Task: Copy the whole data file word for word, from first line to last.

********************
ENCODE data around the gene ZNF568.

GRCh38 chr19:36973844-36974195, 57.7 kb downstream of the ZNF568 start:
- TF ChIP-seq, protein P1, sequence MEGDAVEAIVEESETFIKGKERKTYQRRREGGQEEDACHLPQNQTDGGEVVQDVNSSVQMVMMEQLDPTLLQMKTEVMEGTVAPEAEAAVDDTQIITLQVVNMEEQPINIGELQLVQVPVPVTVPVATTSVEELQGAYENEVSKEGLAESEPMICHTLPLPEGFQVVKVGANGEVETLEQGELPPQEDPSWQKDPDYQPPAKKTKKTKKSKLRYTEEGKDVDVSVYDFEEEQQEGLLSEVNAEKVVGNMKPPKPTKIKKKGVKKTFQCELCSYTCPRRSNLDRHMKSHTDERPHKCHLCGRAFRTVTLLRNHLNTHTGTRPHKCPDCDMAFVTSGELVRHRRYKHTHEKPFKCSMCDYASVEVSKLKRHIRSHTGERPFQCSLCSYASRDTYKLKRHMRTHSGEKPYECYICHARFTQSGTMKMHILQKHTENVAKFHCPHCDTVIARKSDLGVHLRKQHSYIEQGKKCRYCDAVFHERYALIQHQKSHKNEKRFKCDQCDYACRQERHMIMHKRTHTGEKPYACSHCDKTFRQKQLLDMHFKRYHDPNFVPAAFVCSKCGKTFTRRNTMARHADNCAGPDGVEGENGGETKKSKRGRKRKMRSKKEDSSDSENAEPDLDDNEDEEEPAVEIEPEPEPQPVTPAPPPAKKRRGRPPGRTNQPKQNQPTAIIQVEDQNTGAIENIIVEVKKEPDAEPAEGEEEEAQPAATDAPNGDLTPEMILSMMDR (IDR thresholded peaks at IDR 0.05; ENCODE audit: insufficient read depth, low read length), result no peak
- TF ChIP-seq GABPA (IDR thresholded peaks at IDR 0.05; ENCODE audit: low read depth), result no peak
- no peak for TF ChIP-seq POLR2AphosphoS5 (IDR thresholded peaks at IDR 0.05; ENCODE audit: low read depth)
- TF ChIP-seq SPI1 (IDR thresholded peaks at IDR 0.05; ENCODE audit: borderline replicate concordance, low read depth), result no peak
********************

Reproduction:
ENCODE data around the gene ZNF568.

GRCh38 chr19:36973844-36974195, 57.7 kb downstream of the ZNF568 start:
- TF ChIP-seq, protein P1, sequence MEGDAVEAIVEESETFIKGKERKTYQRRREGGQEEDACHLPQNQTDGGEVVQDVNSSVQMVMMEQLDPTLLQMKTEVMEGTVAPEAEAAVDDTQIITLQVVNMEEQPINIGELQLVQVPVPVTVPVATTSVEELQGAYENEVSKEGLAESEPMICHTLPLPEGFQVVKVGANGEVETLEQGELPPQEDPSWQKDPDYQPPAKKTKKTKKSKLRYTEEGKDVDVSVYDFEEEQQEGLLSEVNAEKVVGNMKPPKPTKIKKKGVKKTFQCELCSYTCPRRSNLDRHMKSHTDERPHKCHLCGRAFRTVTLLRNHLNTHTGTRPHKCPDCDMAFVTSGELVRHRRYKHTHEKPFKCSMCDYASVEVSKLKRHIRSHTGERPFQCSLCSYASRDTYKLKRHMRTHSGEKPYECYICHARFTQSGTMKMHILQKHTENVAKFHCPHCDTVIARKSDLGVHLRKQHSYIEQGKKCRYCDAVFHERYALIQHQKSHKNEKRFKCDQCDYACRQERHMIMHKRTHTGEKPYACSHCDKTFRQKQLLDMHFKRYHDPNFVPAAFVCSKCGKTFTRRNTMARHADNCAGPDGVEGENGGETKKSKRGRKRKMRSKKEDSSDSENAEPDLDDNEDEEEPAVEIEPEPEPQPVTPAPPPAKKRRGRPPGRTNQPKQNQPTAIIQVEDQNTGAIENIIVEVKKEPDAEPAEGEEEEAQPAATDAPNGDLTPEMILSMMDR (IDR thresholded peaks at IDR 0.05; ENCODE audit: insufficient read depth, low read length), result no peak
- TF ChIP-seq GABPA (IDR thresholded peaks at IDR 0.05; ENCODE audit: low read depth), result no peak
- no peak for TF ChIP-seq POLR2AphosphoS5 (IDR thresholded peaks at IDR 0.05; ENCODE audit: low read depth)
- TF ChIP-seq SPI1 (IDR thresholded peaks at IDR 0.05; ENCODE audit: borderline replicate concordance, low read depth), result no peak